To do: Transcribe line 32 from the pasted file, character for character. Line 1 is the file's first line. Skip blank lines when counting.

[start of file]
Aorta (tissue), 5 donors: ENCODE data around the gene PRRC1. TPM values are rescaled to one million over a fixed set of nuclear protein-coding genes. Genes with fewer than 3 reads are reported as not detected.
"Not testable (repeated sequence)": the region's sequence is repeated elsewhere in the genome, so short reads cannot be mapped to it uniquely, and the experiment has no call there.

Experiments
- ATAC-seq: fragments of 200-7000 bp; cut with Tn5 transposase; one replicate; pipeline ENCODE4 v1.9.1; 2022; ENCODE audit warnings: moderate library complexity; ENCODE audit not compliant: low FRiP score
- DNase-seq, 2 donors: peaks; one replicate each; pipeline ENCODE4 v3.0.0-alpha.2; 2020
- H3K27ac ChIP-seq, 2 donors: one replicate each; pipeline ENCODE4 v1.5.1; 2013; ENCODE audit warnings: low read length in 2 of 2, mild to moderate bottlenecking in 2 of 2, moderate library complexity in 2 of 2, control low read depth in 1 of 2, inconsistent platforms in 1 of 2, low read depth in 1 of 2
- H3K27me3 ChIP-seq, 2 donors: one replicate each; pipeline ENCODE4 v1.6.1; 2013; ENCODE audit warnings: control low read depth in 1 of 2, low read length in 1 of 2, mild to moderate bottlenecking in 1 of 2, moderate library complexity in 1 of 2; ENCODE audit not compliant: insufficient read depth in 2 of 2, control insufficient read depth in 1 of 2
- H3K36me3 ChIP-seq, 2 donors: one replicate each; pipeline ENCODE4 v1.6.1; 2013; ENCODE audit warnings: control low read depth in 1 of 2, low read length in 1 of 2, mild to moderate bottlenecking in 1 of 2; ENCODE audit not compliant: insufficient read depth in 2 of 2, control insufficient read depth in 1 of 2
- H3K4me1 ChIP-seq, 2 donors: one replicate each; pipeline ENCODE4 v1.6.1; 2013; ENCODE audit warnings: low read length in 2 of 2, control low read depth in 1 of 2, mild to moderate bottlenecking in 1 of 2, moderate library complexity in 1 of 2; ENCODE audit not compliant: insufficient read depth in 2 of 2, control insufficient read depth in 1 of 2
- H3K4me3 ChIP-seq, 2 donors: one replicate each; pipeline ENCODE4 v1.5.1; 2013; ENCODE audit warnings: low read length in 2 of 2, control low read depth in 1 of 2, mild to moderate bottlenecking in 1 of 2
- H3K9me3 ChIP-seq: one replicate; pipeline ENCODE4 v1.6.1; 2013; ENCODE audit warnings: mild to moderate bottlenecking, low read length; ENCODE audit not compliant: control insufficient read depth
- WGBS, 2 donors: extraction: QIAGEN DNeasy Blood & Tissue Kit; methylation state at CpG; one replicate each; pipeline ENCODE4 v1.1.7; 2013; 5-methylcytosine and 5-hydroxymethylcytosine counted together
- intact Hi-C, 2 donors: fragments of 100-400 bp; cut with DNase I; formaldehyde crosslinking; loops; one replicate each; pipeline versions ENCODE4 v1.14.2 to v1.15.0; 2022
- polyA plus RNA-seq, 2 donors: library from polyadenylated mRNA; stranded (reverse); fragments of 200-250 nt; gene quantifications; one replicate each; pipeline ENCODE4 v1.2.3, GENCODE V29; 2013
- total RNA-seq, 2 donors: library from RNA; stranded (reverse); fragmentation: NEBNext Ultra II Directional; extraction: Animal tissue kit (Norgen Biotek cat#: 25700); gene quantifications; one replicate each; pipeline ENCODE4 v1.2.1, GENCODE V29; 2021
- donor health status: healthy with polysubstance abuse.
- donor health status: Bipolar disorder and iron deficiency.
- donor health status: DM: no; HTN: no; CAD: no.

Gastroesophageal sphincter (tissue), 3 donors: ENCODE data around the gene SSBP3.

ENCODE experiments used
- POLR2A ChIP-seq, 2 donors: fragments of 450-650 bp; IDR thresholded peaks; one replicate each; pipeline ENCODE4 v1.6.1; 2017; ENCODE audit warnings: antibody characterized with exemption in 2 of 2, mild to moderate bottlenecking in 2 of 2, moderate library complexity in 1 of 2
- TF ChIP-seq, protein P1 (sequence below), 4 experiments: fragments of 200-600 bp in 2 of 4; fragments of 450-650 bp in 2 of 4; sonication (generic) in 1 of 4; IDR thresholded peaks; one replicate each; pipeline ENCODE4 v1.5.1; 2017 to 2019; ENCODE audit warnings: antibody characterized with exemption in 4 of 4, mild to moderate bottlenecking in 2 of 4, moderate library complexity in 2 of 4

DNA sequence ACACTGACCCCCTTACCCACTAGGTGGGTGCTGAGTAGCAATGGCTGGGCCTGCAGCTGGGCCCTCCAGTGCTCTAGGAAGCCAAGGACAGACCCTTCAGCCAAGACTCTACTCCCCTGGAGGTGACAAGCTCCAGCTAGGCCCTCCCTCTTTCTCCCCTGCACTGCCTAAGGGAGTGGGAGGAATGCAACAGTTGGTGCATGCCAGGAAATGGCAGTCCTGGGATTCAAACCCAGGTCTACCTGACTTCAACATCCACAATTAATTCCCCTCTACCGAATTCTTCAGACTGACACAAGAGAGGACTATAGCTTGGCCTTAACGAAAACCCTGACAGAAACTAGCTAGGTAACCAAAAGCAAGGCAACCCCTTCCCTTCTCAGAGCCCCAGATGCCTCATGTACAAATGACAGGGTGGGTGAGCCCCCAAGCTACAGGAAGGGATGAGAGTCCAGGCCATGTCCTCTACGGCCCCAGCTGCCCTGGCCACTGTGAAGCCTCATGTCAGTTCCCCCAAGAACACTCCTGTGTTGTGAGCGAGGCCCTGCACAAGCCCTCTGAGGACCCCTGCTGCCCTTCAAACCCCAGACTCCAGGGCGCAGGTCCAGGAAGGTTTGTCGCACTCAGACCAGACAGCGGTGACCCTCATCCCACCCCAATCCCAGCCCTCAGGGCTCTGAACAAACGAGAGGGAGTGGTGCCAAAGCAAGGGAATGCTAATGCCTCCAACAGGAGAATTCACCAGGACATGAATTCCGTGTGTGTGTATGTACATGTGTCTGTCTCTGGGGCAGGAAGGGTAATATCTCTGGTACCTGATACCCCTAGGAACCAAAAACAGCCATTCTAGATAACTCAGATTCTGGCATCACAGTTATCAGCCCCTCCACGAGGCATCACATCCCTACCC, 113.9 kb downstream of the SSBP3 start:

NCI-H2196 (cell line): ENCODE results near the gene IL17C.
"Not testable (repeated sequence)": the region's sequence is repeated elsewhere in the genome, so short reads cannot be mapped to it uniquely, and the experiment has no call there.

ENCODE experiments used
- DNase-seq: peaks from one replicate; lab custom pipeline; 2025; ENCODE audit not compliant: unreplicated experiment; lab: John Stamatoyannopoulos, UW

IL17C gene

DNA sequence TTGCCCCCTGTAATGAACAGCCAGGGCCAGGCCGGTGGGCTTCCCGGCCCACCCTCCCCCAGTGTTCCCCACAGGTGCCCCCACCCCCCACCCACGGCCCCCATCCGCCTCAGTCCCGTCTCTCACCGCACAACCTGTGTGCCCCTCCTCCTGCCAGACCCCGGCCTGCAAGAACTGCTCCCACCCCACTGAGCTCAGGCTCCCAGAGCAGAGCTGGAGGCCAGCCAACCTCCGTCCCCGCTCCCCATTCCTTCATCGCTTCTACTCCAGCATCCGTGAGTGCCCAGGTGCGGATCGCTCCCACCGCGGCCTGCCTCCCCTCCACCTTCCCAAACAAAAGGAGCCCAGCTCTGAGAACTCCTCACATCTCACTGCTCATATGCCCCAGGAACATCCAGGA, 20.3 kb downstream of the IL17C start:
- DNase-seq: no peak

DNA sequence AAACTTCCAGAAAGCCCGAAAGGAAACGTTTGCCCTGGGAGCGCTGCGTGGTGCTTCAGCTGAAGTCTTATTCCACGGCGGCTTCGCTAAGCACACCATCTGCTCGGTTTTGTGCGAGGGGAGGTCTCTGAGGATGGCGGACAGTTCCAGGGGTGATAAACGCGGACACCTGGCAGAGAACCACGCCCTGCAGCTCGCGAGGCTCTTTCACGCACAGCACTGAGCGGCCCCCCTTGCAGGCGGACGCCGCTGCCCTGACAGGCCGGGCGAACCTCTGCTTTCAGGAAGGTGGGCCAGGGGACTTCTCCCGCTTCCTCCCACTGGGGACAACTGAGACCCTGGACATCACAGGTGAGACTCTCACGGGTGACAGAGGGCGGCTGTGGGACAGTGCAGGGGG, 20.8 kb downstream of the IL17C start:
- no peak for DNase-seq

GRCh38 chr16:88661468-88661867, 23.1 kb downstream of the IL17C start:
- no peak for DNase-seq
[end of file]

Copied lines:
- no peak for DNase-seq